What's the deal with the Bunny House?
On a warm day in October, Salem’s resident bunny queen Angel shared her yard and provided some insight into her passion for bunnies. Standing among the crowd of floppy-eared friends, she gave insight into the loving nature of her rabbits, her personal mission and her motivation for maintaining a communal space. The famous Bunny House is located a short walk from campus on Mill Street. Maintained by a mother-daughter duo, the yard serves as a safe haven for bunnies and bunny lovers alike.
There has been an outpouring of love from the Willamette community towards the bunny village. Often occupied by Willamette students, a bench sits right at the entryway, eager for guests to sit and observe the bunnies running around the yard. Angel mentioned that finals season seems to be the peak of popularity for the yard. “The bunnies seem to take away from the stress and angst of test taking,” she said. "When I’m a wreck, if there’s an animal in need that’s where I go."
The house itself has a deep connection to the Willamette community. Angel noted that she bought the house from a previous owner who used to be a Willamette grad student, and that she is always welcoming to Willamette students in particular. “I cannot imagine living in a dorm,” she added.
With the soothing presence of a mother amid her young, Angel showed off her bunny palace. She added that typical bunny burrowing habitats are called warrens, consisting of intricate, interconnected underground dwellings. Her goal is to turn her yard into warrens—a center for the bunnies to live in bliss and for bunny-loving humans to engage with their environment.
Within the first five minutes of the tour, Angel introduced a one-month-old bunny named Dirt. He was small enough to fit into a jacket pocket, curling up into the cup of her hands. Angel said she doesn't typically name the bunnies until they get older, but Dirt seemed to be an exception.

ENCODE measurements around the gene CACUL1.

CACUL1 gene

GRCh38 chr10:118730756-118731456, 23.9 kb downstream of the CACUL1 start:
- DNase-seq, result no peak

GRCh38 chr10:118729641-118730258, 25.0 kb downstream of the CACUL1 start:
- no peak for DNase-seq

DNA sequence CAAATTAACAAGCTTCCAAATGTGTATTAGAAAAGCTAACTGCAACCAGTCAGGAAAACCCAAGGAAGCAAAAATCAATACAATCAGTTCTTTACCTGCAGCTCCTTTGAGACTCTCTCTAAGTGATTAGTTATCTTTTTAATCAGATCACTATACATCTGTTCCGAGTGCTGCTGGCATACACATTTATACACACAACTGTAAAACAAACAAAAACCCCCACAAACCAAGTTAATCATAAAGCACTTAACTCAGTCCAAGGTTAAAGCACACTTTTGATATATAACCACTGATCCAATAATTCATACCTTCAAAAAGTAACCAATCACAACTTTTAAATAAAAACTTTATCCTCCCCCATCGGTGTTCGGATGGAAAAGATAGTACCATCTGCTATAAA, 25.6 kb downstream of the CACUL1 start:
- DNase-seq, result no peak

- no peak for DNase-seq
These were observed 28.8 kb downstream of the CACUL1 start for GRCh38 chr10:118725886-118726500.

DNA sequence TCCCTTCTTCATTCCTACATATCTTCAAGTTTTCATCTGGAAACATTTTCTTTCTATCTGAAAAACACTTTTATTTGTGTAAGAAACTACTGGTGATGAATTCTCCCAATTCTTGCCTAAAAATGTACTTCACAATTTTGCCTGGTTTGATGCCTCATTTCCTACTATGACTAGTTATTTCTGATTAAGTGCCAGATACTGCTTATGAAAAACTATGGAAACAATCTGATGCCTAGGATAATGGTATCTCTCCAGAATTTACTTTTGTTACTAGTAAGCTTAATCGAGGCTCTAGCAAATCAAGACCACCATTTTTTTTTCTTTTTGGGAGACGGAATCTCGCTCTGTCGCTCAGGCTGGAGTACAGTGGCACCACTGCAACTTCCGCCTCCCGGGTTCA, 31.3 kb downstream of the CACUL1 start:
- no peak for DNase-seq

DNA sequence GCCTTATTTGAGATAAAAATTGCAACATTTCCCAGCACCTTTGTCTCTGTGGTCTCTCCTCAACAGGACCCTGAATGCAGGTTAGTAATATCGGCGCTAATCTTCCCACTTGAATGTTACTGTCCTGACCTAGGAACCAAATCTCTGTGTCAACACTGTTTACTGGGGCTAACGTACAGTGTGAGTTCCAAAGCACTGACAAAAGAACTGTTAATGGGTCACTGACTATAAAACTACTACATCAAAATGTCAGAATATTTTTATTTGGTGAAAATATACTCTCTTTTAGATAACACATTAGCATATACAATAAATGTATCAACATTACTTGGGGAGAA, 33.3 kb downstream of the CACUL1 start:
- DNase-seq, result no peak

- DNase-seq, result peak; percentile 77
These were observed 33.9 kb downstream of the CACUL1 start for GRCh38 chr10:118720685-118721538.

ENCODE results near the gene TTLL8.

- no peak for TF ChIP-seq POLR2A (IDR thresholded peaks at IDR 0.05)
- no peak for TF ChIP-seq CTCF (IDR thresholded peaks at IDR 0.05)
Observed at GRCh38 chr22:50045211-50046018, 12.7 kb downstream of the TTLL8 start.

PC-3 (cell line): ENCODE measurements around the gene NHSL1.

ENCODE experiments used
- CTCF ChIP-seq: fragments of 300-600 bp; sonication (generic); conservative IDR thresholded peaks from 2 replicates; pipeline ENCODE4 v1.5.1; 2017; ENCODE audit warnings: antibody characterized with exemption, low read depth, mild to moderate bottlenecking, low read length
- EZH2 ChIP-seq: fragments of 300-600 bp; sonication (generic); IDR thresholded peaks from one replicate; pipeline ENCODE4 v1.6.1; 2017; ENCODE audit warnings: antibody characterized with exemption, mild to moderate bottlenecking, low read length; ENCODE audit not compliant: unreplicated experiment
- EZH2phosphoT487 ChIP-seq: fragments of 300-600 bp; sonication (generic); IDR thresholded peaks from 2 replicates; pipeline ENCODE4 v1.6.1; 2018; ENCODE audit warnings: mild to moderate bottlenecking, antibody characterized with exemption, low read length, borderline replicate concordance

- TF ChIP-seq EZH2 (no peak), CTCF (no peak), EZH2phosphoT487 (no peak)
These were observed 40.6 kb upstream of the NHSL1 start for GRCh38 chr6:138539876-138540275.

The photographer for this piece was drawn to holding one of the bunnies that Angel’s daughter brought out. Placing the bunny into her arms, Angel instructed her to “hold her close to your heart.” She detailed how bunnies are similar to humans in the way that when humans are close to one another, enough to hear or feel a heartbeat, the rhythms slow to match each other. “It’s similar to human touch, human chemistry,” she said. Rabbits are actually used as a point of reference in studying the human immune system. Angel noted that baby rabbits consume the mulberry pellets that their mothers release, which contain a variety of protein and antibiotic properties. With the development of vaccines and disease prevention, the study of these pellets has been very crucial.
When bunnies get excited they do a jump and twisting movement that Angel refers to as a “binky.” She noted how when she was younger and living with her family they would sit outside and watch the rabbits have their “zoomies”: running around the yard, kicking and doing binkies. Her family referred to this as “TV time.”
The space has an overwhelming sense of community, aided by the presence of the many, many bunnies. This was emphasized by the surprise visit of a mother-daughter duo on bicycles. Angel explained that every week two neighborhood women bring their excess food scraps by the house. She then repurposes the organic plant matter as bunny feed, creating a sustainable circle in which the bunnies feed the soil and the unused food scraps feed the bunnies.
Through discussion of her career history, Angel demonstrated that her nurturing tendencies could be linked back to her service as a nurse. Whether it was discussing neighborly service or how people contribute to her, her focus is on “sharing the wealth,” as she put it. “What’s the point of putting in the work to have good things if you can’t share them?” she asked.
If you ever feel the need to cuddle a bunny, de-stress from finals or otherwise spend some time in a caring community, Angel has put in the work to share the joy of her abundant bunny kingdom.